Choosing the right wood pellets, seasonings and cut of meat is crucial when smoking. Temperature over timing is key when smoking meat.
Getting the internal temperature of the pork loin to 145℉ is crucial, so don’t worry if it takes a little longer.
This will all depend on your own smoker.
We hope we’ve covered all the bases when it comes to smoking a pork loin and hope you produce some fantastic results.
Frequently Asked Questions
How Long Do You Smoke A Pork Loin Per Pound?
About half an hour.
Estimates vary but as a rough guide, we would suggest smoking the meat for 30 minutes per pound at around 225℉.
Please note that results may vary depending on the specific piece of meat and smoker you are using.
How Do You Smoke A Pork Loin Without It Drying Out?
Keep the moisture in during the preparation and cooking.
The best way to avoid the pork loin from drying out is to cook it low and slow making sure the temperature of the meat reaches 145℉.
You can also prepare the meat in a brine solution overnight and most importantly avoid overcooking it.
Buying a reliable meat thermometer is a great way to avoid this.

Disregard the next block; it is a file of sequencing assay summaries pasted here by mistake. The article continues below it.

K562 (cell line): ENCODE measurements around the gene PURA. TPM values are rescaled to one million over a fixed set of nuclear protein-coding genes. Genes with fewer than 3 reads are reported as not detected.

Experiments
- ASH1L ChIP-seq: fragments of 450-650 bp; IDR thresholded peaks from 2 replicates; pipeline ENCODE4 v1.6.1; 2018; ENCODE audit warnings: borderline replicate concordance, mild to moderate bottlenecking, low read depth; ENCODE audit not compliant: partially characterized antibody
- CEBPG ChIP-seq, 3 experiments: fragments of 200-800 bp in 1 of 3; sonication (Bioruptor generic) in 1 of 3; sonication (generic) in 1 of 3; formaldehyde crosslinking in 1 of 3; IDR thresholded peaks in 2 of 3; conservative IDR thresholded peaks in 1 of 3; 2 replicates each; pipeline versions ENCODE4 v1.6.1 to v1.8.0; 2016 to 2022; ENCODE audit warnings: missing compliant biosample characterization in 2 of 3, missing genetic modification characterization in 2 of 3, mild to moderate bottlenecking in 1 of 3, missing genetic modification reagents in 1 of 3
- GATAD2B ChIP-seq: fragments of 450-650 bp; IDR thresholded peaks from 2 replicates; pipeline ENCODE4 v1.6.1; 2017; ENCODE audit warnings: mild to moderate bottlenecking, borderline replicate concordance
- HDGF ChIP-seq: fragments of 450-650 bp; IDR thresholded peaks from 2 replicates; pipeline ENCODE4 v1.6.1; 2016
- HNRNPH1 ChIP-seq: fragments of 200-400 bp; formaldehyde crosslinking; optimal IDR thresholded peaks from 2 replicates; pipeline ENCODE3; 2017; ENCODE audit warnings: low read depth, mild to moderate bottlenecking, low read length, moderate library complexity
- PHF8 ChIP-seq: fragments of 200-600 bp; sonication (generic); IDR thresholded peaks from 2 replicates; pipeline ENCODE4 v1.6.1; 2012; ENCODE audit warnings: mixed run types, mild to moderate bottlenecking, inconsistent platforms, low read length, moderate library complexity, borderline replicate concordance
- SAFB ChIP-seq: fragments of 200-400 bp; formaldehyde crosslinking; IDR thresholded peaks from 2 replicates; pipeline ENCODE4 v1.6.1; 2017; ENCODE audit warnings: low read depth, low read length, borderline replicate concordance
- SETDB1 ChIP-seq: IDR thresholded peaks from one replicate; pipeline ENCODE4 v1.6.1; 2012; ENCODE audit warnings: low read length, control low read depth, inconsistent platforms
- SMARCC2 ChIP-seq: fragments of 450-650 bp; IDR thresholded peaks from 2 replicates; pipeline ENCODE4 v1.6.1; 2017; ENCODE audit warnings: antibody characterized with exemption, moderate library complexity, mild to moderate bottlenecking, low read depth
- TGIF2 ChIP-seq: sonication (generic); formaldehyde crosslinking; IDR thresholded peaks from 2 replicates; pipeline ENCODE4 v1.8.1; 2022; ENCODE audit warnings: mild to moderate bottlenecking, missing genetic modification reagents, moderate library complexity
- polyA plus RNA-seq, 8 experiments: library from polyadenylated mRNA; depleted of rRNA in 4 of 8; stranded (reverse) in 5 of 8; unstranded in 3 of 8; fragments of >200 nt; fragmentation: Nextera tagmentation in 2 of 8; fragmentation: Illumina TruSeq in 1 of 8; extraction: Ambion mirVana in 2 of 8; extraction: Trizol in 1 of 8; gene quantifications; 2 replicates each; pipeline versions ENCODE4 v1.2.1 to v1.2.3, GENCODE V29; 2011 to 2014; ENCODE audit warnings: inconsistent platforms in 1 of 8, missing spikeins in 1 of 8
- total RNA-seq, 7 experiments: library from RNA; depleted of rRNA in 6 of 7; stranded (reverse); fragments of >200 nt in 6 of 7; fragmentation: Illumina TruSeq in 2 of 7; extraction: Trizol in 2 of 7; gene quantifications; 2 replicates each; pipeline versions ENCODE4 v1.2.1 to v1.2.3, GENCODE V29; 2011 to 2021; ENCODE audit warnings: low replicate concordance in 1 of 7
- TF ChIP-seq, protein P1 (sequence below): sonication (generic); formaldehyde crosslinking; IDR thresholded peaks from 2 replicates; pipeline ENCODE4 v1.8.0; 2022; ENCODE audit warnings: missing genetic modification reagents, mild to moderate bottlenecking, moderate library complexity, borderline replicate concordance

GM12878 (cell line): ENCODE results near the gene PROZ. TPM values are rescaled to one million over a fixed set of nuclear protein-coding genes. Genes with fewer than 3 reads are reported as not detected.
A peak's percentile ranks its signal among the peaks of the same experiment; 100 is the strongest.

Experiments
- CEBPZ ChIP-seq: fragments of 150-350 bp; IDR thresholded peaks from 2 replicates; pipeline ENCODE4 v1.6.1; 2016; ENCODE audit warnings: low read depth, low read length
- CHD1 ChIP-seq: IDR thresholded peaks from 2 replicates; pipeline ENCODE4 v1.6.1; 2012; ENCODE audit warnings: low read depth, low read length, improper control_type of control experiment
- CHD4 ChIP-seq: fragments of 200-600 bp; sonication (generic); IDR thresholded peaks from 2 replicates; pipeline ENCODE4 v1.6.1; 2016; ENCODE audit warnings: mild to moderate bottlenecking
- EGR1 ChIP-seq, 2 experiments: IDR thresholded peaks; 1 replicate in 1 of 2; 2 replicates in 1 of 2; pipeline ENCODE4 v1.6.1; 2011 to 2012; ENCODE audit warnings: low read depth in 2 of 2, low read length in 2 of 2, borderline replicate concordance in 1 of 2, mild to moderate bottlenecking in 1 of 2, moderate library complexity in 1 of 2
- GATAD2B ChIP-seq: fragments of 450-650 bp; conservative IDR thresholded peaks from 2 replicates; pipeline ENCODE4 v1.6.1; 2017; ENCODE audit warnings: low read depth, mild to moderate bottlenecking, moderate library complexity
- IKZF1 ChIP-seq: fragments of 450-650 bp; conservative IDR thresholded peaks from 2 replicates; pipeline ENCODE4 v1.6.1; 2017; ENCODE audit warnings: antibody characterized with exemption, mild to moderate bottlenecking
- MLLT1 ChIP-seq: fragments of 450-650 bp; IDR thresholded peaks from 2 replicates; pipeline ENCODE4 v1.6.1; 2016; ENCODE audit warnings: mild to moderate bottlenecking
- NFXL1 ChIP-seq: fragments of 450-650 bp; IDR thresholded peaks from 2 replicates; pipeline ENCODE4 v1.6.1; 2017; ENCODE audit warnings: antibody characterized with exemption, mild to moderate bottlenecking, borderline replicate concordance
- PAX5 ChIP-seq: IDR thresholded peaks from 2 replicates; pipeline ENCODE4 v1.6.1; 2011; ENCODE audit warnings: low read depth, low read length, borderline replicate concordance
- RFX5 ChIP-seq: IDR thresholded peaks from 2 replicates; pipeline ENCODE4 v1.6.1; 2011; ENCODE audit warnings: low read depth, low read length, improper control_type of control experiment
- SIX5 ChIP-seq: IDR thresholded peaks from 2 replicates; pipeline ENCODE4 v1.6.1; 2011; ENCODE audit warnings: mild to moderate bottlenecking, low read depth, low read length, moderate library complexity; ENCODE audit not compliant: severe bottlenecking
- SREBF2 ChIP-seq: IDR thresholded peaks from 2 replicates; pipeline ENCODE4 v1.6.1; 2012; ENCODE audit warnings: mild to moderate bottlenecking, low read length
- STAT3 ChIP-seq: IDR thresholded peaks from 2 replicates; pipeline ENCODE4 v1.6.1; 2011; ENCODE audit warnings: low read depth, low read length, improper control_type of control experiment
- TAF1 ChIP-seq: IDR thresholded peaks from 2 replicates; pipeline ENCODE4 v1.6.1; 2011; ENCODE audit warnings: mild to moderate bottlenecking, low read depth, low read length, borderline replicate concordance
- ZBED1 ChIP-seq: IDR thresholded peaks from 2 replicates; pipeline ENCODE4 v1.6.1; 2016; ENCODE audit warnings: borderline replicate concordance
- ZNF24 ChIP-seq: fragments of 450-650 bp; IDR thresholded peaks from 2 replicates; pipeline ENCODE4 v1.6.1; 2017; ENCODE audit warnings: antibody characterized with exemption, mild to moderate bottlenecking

How Long Does It Take To Smoke A Pork Loin?
Smoking a pork loin usually takes between 3-4 hours.
It is important to remember that you’ll need to allow time for marinating, resting and preparing the meat before you cook it.
For best results, prepare and season your meat the day before and refrigerate overnight to lock in the maximum amount of flavor.
Again this is dependent on the piece of meat and specific smoker used.
Is A Pork Loin Good For Smoking?
Yes, pork loins are excellent meats to smoke.
Although pork loin is a lean cut of meat, it has a little more fat and is larger than the tenderloin which makes it perfect for smoking.
It’s also a great cut of meat to practice your smoking skills on as it goes through a very simple process giving you a delicious meal without having to spend all day watching over the smoker.